‘They seem to do it well in Germany’ is a familiar phrase that enters into conversation whenever there is a complaint to be made about another country’s industrial shortcomings. Whether it is the automotive sector, the transport system, the manufacture of electrical goods or simply the high standard of living, the Germans always seem to do it better than most. And now, as the world faces an acute energy crisis, it’s the Germans again who seem to have the best handle – in Europe, at least – on the challenges facing us and the response we must make in terms of renewable energy.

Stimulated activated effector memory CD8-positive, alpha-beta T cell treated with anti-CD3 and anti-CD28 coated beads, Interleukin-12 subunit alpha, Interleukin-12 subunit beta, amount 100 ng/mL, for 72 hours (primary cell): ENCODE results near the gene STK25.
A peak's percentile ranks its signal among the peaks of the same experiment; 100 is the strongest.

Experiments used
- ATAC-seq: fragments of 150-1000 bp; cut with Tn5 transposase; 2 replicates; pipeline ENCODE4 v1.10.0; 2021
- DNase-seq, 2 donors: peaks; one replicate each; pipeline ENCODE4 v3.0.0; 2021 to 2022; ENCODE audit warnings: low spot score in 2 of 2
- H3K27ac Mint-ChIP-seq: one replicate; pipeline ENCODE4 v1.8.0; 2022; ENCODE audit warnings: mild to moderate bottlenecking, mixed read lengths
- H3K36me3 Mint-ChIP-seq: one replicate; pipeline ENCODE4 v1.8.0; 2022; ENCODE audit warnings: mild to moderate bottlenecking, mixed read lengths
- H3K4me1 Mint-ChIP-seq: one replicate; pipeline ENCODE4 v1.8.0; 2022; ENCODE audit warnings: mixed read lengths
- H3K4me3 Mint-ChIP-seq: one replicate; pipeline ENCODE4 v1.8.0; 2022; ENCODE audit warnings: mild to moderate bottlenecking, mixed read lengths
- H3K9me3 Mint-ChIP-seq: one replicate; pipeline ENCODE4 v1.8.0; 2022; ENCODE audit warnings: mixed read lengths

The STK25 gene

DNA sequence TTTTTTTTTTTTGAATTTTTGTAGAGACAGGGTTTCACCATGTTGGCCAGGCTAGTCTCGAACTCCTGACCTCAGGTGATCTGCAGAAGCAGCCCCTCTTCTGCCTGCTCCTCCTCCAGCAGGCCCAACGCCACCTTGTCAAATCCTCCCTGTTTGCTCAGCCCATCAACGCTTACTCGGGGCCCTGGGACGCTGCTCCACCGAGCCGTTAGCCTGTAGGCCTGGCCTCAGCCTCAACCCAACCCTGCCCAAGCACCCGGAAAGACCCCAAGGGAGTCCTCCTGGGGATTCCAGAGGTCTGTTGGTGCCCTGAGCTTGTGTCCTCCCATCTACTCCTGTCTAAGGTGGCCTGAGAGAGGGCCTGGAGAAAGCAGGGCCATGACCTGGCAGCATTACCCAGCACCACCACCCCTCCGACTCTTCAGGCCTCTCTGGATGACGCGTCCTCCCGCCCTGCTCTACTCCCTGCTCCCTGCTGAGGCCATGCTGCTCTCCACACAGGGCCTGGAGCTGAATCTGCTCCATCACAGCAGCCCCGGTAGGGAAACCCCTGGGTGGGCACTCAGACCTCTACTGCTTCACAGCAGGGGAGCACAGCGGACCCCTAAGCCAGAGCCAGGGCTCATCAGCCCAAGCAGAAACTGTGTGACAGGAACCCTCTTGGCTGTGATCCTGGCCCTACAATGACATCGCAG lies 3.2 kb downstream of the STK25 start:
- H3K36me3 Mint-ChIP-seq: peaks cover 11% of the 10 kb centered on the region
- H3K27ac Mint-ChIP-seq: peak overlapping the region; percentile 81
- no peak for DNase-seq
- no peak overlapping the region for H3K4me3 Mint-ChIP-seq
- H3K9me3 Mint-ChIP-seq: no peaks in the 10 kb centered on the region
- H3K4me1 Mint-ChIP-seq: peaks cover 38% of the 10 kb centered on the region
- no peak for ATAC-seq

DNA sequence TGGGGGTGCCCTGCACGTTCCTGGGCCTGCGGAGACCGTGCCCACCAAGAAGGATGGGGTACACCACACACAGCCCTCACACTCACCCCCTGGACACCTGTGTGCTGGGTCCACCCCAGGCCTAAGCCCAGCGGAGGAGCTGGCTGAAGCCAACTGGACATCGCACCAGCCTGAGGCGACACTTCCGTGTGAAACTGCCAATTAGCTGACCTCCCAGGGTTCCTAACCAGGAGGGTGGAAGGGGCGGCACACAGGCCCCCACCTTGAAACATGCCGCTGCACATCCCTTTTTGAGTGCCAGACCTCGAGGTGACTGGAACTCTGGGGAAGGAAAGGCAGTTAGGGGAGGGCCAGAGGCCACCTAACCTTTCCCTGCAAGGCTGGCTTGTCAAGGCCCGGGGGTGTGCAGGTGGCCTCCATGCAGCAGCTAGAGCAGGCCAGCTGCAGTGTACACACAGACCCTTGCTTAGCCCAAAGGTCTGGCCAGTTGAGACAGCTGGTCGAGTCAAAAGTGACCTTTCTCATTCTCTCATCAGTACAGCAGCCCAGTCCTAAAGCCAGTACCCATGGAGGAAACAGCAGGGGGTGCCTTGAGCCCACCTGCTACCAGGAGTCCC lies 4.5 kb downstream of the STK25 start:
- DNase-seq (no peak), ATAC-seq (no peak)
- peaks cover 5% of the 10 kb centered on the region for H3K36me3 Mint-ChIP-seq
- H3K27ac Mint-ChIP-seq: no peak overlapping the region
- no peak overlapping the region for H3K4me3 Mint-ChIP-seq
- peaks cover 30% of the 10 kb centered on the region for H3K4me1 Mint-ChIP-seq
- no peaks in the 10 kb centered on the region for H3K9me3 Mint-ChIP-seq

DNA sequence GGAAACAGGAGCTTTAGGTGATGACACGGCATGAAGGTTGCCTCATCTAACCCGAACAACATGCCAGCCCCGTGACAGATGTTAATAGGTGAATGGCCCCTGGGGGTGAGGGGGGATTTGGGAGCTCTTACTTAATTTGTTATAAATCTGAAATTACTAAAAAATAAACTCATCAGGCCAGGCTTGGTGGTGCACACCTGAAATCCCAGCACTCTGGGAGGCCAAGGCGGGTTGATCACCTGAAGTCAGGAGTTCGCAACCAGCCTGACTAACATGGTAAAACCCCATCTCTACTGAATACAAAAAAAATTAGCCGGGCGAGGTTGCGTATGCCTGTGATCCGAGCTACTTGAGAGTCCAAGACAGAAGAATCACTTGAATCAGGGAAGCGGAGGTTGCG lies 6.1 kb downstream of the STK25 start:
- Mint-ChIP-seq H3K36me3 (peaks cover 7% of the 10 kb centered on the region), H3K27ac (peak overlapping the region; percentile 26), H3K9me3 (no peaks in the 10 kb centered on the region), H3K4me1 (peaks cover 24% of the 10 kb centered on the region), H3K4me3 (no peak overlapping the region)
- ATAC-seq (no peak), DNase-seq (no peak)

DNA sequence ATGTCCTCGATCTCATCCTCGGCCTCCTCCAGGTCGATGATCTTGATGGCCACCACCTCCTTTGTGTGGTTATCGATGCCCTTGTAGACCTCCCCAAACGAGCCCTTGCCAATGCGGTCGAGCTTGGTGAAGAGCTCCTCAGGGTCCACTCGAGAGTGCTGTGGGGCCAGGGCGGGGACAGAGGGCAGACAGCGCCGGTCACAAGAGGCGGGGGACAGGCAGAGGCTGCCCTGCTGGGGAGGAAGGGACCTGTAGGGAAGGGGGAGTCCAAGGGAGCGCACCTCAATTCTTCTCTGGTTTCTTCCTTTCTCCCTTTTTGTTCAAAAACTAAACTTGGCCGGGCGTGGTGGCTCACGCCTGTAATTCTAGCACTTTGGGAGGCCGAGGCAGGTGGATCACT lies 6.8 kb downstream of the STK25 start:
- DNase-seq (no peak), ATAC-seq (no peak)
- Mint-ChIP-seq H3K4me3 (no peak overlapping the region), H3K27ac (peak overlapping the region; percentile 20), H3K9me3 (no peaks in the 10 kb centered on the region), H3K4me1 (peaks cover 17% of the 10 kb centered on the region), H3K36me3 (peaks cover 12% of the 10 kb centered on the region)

A study by the German Federal Environment Ministry, carried out last year, showed that renewable electricity generation in the country grew by a fifth in 2007 and accounts for more than 14.2 per cent of gross electricity consumption. Renewables’ share of energy consumption also rose to 8.5 per cent last year, saving approximately 110m tonnes of carbon dioxide.
The rapid expansion in the German renewables sector has also had huge economic benefits with the government report confirming employment in the sector has almost doubled since 2004 to 249,000 jobs. It also found that turnover from the installation and operation of renewable energy plants in Germany rose by nearly 10 per cent in 2007 to approximately €24.6 billion.
The figures prompted the ministry to upgrade its projections for the sector, estimating that it will provide up to 400,000 jobs by 2020.